By Nareg Sakayan
At the end of AYF Camp Haiastan’s first session, former ARF Bureau member and pillar of the Armenian community Aram Kaloustian addressed our young and vibrant Camp Haiastan staff. He imparted some very important reminders to the staff and shared prescient advice about the future of Armenian summer camps like ours.
The first part of the discussion was based around the similarities and differences between Camp Haiastan and its west coast counterpart founded in 1972, AYF Camp. The majority of day-to-day activities were similar between the two camps, both of them taking part in events like song night and olympics, where the camp is split into three competing teams for cultural and athletic competitions. What is likely the most important commonality between the two camps was the “magic” that occurs during a session. At AYF camp, it is when the seven-year-old fluent camper teaches the 15 year old who has no understanding of the Armenian language to memorize a song by heart in just a few days. At Camp Haiastan, it’s when the cabin of eight year olds struggling to learn a song finally and miraculously sing Khrimian Hayrig flawlessly 10 minutes before the start of song night. In both cases, these camps foster an environment for diasporans to connect with their mother tongues, regardless of how much they do or do not know.
Kaloustian shared that when he visits camp, his first stop is paying homage to the bust of Karekin Njteh in the Cabin Circle. It made the room reflect upon how every time we step into the circle or stand at attention for flag ceremonies, Karekin Njteh watches the fruition of his grand vision for the Armenian youth. The grounds of Camp Haiastan are truly hallowed ones, trod and built by giants of the community back in the late 1940s. The foresight exercised by those AYFers and ARFers is quite possibly the most beneficial action taken for the diaspora. To be able to say that several of the staff in that room are descendants of the founders and constructors of the camp is a testament to the ongoing Armenian cause that never rests.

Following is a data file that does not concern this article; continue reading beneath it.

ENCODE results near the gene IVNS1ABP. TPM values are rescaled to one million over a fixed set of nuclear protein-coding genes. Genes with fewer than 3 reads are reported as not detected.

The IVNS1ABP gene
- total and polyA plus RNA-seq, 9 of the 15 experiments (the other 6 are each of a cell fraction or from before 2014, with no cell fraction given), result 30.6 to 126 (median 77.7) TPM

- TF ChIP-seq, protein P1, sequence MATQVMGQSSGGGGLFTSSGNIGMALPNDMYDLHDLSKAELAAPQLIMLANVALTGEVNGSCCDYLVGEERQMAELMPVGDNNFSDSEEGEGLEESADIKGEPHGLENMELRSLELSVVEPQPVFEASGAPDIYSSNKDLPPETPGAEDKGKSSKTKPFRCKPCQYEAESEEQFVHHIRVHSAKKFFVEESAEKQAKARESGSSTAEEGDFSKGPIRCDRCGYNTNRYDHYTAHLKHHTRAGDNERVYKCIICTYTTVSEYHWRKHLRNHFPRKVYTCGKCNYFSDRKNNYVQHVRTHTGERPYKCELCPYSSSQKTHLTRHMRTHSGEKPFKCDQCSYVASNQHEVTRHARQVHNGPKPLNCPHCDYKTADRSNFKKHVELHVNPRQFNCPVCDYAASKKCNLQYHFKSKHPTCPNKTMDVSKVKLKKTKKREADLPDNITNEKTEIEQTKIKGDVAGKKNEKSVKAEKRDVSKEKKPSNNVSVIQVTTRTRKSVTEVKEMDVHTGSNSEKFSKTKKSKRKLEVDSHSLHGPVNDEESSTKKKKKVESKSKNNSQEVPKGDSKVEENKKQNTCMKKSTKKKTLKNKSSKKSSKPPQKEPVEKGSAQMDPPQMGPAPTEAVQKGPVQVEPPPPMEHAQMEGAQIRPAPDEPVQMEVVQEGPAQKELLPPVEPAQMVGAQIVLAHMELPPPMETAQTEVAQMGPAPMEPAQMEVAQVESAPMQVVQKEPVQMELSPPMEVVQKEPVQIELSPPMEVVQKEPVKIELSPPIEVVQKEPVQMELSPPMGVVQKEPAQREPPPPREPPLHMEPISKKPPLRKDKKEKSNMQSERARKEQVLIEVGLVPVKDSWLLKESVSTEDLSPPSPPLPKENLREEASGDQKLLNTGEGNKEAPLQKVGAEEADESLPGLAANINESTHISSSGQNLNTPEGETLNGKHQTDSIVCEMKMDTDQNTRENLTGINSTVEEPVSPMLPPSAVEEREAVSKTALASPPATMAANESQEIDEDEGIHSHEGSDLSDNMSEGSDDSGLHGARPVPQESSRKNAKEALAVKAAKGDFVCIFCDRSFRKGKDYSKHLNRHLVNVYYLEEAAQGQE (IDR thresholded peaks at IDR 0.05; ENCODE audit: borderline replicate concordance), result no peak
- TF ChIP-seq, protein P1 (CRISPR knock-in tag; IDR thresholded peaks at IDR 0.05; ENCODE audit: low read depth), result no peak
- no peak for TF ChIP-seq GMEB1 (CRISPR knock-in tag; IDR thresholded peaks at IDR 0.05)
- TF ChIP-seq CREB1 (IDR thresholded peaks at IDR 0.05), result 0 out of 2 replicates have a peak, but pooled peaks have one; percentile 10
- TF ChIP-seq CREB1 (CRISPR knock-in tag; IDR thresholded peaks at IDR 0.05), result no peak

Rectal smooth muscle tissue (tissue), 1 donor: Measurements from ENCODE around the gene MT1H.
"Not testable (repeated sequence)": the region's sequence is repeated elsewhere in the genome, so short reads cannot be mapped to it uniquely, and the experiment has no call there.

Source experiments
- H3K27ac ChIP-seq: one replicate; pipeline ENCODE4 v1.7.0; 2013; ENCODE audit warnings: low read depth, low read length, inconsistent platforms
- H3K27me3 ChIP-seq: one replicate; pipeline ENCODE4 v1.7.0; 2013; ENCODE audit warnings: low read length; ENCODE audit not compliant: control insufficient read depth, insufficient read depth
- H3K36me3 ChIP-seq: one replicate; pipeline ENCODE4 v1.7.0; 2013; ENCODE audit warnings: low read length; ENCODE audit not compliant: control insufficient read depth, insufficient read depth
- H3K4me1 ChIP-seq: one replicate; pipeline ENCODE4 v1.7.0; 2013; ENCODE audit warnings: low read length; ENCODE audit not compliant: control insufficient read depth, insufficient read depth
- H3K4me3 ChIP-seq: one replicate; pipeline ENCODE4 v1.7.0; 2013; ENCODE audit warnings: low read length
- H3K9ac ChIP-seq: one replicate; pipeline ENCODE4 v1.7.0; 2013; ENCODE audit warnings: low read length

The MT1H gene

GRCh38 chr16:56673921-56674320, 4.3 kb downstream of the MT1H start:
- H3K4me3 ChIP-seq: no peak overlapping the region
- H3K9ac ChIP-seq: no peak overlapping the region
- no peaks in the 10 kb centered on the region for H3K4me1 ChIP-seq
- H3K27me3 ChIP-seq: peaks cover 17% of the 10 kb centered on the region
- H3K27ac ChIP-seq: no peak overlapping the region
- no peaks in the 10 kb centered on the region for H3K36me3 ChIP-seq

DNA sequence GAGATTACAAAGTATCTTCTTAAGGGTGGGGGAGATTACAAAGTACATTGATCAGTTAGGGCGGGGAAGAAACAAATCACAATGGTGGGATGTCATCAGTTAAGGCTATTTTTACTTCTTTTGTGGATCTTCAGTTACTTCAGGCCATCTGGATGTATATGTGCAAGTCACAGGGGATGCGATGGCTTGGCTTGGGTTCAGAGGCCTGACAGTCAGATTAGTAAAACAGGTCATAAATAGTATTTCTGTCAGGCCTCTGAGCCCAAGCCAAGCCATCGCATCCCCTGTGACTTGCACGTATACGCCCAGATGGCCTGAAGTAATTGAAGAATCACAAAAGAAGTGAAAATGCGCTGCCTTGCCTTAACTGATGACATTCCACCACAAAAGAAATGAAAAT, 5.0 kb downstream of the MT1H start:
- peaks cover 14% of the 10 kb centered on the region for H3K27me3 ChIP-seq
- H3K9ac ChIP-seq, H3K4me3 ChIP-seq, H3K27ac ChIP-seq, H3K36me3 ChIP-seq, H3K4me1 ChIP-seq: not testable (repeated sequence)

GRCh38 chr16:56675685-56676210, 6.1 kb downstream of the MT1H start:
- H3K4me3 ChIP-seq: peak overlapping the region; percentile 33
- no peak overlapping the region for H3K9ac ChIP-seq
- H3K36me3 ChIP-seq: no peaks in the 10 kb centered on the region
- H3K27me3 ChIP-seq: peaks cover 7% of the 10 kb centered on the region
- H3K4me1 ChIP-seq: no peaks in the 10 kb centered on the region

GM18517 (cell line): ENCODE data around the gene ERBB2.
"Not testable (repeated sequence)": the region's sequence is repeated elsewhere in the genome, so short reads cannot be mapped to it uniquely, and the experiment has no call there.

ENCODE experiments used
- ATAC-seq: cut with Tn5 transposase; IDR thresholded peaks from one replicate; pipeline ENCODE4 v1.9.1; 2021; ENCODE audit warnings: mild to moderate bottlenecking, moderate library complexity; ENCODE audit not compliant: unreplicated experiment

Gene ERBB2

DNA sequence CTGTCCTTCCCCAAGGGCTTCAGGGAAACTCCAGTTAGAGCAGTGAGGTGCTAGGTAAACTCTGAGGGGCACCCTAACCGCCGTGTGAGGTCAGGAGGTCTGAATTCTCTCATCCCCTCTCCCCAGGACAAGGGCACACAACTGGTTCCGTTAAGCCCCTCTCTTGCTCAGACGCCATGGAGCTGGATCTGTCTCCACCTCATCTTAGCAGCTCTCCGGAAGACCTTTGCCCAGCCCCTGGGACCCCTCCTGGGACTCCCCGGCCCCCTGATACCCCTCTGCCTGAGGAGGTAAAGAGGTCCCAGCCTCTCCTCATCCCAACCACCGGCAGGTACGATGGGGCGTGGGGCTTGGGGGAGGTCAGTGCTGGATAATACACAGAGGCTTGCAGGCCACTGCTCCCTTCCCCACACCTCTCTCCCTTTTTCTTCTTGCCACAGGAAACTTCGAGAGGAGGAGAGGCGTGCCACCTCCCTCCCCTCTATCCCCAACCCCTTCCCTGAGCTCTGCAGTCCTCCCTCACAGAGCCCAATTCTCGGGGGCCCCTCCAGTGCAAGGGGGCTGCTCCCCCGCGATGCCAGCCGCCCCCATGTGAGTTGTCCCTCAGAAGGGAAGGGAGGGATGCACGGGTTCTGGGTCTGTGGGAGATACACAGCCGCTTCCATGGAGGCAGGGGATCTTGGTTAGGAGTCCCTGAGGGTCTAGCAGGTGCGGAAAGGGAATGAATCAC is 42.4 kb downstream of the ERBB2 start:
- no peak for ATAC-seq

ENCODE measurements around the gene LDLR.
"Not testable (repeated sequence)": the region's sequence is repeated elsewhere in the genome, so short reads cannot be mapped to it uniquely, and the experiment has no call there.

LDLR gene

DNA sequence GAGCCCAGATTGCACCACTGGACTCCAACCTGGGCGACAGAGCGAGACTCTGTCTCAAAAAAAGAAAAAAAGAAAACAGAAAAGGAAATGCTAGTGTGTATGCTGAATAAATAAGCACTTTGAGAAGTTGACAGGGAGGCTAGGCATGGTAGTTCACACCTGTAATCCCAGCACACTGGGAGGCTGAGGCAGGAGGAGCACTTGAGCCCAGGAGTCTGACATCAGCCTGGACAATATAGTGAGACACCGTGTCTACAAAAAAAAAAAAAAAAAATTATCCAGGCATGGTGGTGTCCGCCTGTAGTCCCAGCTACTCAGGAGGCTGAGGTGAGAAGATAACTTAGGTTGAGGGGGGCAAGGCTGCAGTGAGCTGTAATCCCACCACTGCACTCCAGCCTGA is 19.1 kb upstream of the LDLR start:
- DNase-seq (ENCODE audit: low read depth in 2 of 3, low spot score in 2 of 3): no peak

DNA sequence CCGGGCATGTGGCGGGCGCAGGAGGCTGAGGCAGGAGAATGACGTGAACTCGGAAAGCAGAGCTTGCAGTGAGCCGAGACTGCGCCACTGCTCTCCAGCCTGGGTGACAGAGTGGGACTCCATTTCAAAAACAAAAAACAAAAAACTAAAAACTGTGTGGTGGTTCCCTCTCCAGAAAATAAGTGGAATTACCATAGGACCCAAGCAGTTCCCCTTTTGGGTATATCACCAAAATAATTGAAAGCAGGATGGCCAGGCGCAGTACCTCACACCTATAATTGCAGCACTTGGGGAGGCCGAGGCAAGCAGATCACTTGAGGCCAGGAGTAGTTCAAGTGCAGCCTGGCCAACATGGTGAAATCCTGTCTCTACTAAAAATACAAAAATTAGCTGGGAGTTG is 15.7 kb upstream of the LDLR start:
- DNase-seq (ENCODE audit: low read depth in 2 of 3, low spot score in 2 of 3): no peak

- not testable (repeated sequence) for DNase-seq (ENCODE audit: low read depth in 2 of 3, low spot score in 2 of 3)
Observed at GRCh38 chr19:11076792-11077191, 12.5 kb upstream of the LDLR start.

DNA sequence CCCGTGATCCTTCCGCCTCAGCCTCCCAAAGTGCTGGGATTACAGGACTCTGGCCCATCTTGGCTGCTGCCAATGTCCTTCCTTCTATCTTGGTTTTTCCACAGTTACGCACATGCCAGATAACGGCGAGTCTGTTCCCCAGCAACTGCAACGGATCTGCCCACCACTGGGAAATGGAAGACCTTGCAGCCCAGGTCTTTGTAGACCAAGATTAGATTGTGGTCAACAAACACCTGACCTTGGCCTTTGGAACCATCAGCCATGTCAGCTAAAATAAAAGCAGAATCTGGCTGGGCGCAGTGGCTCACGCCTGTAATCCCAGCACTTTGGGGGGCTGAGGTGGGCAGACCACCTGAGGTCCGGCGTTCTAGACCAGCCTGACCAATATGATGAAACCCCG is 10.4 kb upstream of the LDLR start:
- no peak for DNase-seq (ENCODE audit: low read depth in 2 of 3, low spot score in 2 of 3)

None of what’s been described would be possible without the logistical help and financial support of the ARF. The continual willingness of the ARF and AYF to help expand the capacity and outreach of the camps is precisely the reason why every single session at Camp Haiastan this year has had a record amount of attendance. For example, one of the teen session Hye Jham lectures discussed opportunities for Armenian youth to stay involved in the community. The Armenian National Committee of America’s Summer Academy was brought up to the energetic 15- and 16-year-old campers. At the end of the session, there were 40 applications for 12 spots for the ANCA Haroutioun and Elizabeth Kasparian Summer Academy. Instead of excluding eager Armenians from opportunities, Kaloustian explained how it is the Tashnagtsagan way to create even more chances and spots for our youth to excel. When community leaders spark fire and curiosity in the youth, the demand for opportunities like the Summer Academy grows exponentially.
Since its foundation, Camp Haiastan has launched generations of campers and staff into other ARF-supported programs, organizations and leadership roles. As Kaloustian demonstrated, being on the west coast or the east coast does not bar either side from following the same path that our forebears took to rise up in the Armenian community and guide our youth forward. The 2022 AYF Camp Haiastan staff is incredibly fortunate to have hosted Unger Aram, and we thank him for his continued effort and time devoted to the Armenian Cause.